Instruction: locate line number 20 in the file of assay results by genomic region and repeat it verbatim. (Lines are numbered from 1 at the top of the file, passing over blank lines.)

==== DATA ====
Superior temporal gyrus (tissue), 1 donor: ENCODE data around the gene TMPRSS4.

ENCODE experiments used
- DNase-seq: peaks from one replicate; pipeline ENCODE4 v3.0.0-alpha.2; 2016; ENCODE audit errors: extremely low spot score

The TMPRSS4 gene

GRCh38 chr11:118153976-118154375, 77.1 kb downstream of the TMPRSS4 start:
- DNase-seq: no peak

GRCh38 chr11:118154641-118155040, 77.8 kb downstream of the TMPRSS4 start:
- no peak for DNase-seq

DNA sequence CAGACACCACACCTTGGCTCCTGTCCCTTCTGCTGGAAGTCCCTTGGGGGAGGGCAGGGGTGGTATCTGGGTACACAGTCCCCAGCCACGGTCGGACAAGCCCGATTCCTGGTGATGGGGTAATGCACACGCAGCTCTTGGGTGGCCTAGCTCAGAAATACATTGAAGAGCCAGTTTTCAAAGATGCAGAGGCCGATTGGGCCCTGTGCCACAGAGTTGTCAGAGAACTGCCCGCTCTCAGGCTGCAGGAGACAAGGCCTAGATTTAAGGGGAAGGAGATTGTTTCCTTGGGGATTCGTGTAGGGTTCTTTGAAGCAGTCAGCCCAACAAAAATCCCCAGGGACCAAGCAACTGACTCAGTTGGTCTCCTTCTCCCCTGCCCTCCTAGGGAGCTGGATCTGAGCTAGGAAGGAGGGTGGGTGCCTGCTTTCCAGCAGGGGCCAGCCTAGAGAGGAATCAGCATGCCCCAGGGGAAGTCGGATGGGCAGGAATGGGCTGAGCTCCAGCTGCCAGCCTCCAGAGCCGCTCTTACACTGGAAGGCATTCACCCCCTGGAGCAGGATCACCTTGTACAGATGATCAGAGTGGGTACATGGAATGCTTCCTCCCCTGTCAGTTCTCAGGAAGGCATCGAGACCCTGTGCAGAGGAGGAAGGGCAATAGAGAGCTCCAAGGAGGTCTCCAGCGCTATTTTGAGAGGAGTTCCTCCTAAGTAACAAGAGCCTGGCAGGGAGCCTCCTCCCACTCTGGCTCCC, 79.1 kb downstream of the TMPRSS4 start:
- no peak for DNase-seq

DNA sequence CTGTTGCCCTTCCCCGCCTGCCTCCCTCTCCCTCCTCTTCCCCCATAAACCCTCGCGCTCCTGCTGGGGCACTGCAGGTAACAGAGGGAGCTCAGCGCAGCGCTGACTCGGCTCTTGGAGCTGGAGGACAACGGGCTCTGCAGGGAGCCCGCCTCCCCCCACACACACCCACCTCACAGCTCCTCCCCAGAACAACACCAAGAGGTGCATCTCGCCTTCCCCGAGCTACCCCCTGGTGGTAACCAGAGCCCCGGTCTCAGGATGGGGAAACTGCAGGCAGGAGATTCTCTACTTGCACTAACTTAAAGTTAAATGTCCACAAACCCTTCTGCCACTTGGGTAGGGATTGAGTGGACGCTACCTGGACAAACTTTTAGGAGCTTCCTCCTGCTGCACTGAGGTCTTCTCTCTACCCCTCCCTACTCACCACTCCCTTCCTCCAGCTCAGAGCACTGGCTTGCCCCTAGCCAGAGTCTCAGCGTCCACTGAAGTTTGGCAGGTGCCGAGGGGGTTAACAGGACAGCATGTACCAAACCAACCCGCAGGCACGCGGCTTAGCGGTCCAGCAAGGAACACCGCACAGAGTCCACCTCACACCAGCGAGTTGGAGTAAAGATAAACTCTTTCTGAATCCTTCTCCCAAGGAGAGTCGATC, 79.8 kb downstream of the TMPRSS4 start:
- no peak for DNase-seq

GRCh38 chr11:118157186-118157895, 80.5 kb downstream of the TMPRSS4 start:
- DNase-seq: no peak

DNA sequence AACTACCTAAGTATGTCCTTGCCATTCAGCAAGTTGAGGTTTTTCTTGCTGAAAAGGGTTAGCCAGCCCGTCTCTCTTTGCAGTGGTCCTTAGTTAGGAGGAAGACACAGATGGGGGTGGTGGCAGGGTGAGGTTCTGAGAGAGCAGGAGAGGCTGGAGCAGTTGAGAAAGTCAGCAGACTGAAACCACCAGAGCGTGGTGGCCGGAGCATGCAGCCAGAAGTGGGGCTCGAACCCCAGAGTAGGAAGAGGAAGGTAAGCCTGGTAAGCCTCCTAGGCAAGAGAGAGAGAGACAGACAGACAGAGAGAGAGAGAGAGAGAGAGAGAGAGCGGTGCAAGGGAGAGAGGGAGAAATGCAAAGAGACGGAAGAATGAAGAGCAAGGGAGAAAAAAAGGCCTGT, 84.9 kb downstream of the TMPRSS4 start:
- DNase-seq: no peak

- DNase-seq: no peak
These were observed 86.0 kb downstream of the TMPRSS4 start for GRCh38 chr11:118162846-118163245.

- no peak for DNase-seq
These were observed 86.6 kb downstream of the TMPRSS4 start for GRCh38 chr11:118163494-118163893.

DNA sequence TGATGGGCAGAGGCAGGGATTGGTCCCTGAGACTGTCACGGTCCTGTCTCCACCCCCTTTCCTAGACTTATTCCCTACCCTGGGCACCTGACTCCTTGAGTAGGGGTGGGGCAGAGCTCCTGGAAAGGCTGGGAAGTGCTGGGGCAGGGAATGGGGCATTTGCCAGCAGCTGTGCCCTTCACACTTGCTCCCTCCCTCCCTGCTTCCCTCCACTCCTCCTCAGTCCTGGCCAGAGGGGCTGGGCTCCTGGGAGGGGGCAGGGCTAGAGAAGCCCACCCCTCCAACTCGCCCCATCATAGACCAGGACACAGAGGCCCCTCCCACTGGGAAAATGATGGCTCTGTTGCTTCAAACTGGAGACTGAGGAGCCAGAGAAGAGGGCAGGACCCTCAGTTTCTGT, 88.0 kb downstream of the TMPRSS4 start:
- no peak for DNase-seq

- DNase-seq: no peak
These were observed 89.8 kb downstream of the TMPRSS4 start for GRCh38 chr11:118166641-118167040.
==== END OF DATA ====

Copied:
These were observed 86.6 kb downstream of the TMPRSS4 start for GRCh38 chr11:118163494-118163893.